The Bobcats just posted a press release announcing that Larry Brown will no longer coach the team. Parsing the language of the release, it's being framed as a decision made by Michael Jordan and front office management to change direction more than it is Brown's choice to step away.
There is no successor in place, but anyone who's hired or promoted will almost certainly be an interim coach so that the new leader can start fresh next season. There are reports the rest of the staff has been let go, too.
We've covered Brown's tenure in Charlotte from the beginning. In recent days, we judged him stale, out of touch, and stubborn to the point of inanity. A major flash point for us was signing Dominic McGuire before this season, a player who has never amounted to more than a decent bench option, but who was exalted by Brown and got far more playing time than Tyrus Thomas, who'd been signed to a lucrative extension in the off season.
Everything spiraled out of control this season, but we shouldn't be surprised that he was dissatisfied and anxious about the players he was given to work with because this is what Larry Brown does. He spent four seasons with the Indiana Pacers, under five seasons with the Denver Nuggets, and six seasons with the Philadelphia 76ers, and those were his long-term gigs. Two and a half seasons is about right.
But it's also worth remembering that what Larry Brown does is turn around struggling franchises quickly, and he did it in Charlotte, taking one of the worst-run teams in the league, turning over the roster, and creating a structure within which the talent could thrive. His signature moves were signing off on the Boris Diaw-Raja Bell trade, and then the Stephen Jackson trade.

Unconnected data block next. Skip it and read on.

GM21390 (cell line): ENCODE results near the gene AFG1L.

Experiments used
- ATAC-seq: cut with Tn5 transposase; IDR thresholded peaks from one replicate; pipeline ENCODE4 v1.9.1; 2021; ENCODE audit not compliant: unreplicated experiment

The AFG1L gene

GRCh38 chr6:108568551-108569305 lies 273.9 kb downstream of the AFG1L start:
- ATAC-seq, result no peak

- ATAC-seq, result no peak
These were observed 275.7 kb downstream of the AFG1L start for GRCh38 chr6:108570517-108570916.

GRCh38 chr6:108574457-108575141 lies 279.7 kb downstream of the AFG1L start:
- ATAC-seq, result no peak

The first move was a clear signal that the Cats would be doing business differently. They wouldn't rely on Richardson's brand of dunking and threes, and they wouldn't wait around for Jared Dudley to show what kind of player he could be. The second move showed the Cats were aiming for the playoffs, but more important, pounded home the point that Brown was willing to work with castoffs and turn other teams' garbage into gold. Picking up Thomas later in the season was a continuation of that process.
It all came together in 2009-10, when Brown had five guys he trusted to start, and two guys he trusted to come off the bench, and Jackson and Gerald Wallace played 45 minutes per game (it seemed). They all defended hard. They all attacked the rim, and they made the playoffs by wringing every last drop of production out of Wallace, Jackson, and Raymond Felton, younger players' development be damned.
This season, no one should have expected a repeat performance, and we were hoping at least some playing time would be apportioned to second-year players so we could find out their capabilities rather than overpay for veterans in a neverending expensive cycle. But storm clouds started gathering when the Cats let Felton go and traded defensive stalwart Tyson Chandler without receiving back a starting-caliber center, and Brown lobbied for any kind of veteran point guard other than D.J. Augustin, whose defense is terrible, but who has the potential to be a solid offensive player.
All that's to say, we're not surprised Brown didn't last the season because, eventually, enough people had to realize rebuilding was the franchise's best course of action, and Brown wouldn't stand to tear down and start over what he'd already "built up".
What will you remember about Larry Brown's time in Charlotte?